Dorothy Q. Thomas – ‘Daughters of the American Revolution: Progressivism, Feminism and Human Rights in the U.S.’
I stumbled across the publicity for this talk at Duke University’s Franklin Humanities Institute about a month ago (around the time I last posted here, actually). It has now been uploaded as a video, and you can see it here.
I’m watching it as I type this. For some reason I can’t make it fast-forward to the place I left off watching it on Sunday when interrupted by tiny children and their unignorable needs, so it’s running in the background until it gets to that point. It’s a really interesting presentation so far. The sound is rotten, sadly, and it can be hard to listen to some segments because of that; but if the topics in question appeal to you, it’s worth persevering.
It’s not a presentation on family history as such, although Thomas does use what she knows of two ancestors – her namesakes, in the eighteenth and early twentieth centuries – as a starting point for the issues she’s examining. Both had fascinating, varied and independent lives, but she mentions the difficulty of teasing out their history as individuals after their marriages: a familiar problem to anyone researching female ancestors. She goes on to address the way that our desire to align ourselves with particular movements like feminism or progressivism can bring about conflict between different elements of our identities, extending even to the point where we’re alienated from our own background (in her case, as in mine, that background includes some relatively privileged and well-documented American families, the sort beloved by the nostalgic right).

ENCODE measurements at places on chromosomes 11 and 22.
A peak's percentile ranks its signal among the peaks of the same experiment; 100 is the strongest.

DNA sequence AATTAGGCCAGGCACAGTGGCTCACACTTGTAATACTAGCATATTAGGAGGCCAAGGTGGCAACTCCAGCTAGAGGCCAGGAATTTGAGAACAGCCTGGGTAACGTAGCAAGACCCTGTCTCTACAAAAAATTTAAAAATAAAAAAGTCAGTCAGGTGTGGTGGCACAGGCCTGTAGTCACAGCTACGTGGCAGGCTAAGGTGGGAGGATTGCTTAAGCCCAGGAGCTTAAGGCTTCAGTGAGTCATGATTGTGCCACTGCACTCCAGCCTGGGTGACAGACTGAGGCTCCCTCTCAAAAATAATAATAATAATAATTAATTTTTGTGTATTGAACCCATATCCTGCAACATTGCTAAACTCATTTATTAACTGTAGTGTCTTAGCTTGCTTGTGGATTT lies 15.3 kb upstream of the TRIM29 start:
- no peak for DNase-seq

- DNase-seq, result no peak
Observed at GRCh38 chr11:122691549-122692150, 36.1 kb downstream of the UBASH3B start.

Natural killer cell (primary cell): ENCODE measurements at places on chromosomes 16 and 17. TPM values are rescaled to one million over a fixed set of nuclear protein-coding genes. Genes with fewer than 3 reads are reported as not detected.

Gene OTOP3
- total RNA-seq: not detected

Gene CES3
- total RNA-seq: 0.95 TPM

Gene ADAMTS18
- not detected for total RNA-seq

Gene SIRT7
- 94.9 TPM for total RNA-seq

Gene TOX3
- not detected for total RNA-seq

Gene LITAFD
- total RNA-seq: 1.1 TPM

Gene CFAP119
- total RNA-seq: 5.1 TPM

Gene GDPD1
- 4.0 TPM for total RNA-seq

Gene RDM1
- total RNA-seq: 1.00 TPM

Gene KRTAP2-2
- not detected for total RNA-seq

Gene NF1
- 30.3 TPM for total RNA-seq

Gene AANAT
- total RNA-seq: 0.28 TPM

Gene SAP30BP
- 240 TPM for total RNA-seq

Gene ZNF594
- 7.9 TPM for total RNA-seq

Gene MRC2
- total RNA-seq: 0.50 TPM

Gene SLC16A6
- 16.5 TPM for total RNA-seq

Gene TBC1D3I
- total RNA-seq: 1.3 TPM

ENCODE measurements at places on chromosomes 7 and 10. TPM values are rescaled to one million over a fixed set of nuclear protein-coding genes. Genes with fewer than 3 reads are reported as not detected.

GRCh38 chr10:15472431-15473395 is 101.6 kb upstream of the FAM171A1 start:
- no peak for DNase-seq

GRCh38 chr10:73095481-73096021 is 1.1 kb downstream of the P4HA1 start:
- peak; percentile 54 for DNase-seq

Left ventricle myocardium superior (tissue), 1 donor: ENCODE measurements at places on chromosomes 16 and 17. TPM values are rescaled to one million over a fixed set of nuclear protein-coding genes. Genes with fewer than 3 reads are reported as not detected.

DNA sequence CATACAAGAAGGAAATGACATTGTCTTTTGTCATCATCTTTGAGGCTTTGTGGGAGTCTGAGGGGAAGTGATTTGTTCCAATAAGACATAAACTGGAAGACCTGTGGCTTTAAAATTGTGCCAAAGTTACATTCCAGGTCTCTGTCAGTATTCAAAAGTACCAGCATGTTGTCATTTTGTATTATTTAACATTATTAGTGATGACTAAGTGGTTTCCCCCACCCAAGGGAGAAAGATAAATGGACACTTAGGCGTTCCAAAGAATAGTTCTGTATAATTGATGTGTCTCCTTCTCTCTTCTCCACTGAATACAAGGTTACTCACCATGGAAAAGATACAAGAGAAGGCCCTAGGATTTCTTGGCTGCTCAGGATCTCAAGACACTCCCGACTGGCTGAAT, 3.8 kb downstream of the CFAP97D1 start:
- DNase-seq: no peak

The middle section of the talk really resonated with me. I’ve frequently felt, over the years, that certain aspects of my identity could be viewed by others as strikes against the legitimacy of my feminism. I’ve therefore occasionally found myself, as Thomas says she has also done (it’s much more significant for her, as she is a hugely influential human rights activist) downplaying various aspects of myself so that I feel more legitimate, uncomfortably squashing or even fracturing my own identity in the process. I’ve also struggled a bit with how to frame experiences from my past; eg whether any not-very-feminist choices made in response to particular circumstances 15 or 20 years ago are something I still need to be a little ashamed of, or better regarded as lessons learned by trial and error. (Yes, I know the answer, but it’s surprisingly hard to relax about this stuff.)
Obviously, anxious self-criticism is not what being a feminist, or a progressive or a member of any positive movement, should be about. A bit of rational self-examination is great, but navel-gazing self-consciousness and dwelling on the past doesn’t do anyone any good; it just stops you from getting things done. I would like both of my children to grow up feminists, but I certainly don’t want them to be bogged down by these issues. Hopefully they won’t. Hopefully things are changing, and as Thomas suggests, the politics of legitimacy can shift to focus on our commitments rather than our identities. It’s a thought-provoking set of ideas, anyway, and there’s a lot more to it than I’ve picked up on here (Thomas locates it within the bigger picture of American progressivism and global human rights activism). I think there’s maybe going to be a book at some stage, which would be nice. She comes across as someone who, while eloquent, is mainly inclined towards practical action and ideas that can be used; I love that. I’m really bad at staying interested in stuff that’s purely theoretical.
I do hope to come back to this later. A series of random RL events (family illness, laptop death, actual work coming in for me to do) has kept this blog from taking off, but I’m keen to get it back on track with some more substantial contributions.
Oh, and: Hidden from History has still not arrived at my local branch of the library. Which is sort of fine, because I’ve had no time to read it anyway, but I have a suspicion it might actually be lost in the city library system. Which is kind of ironic.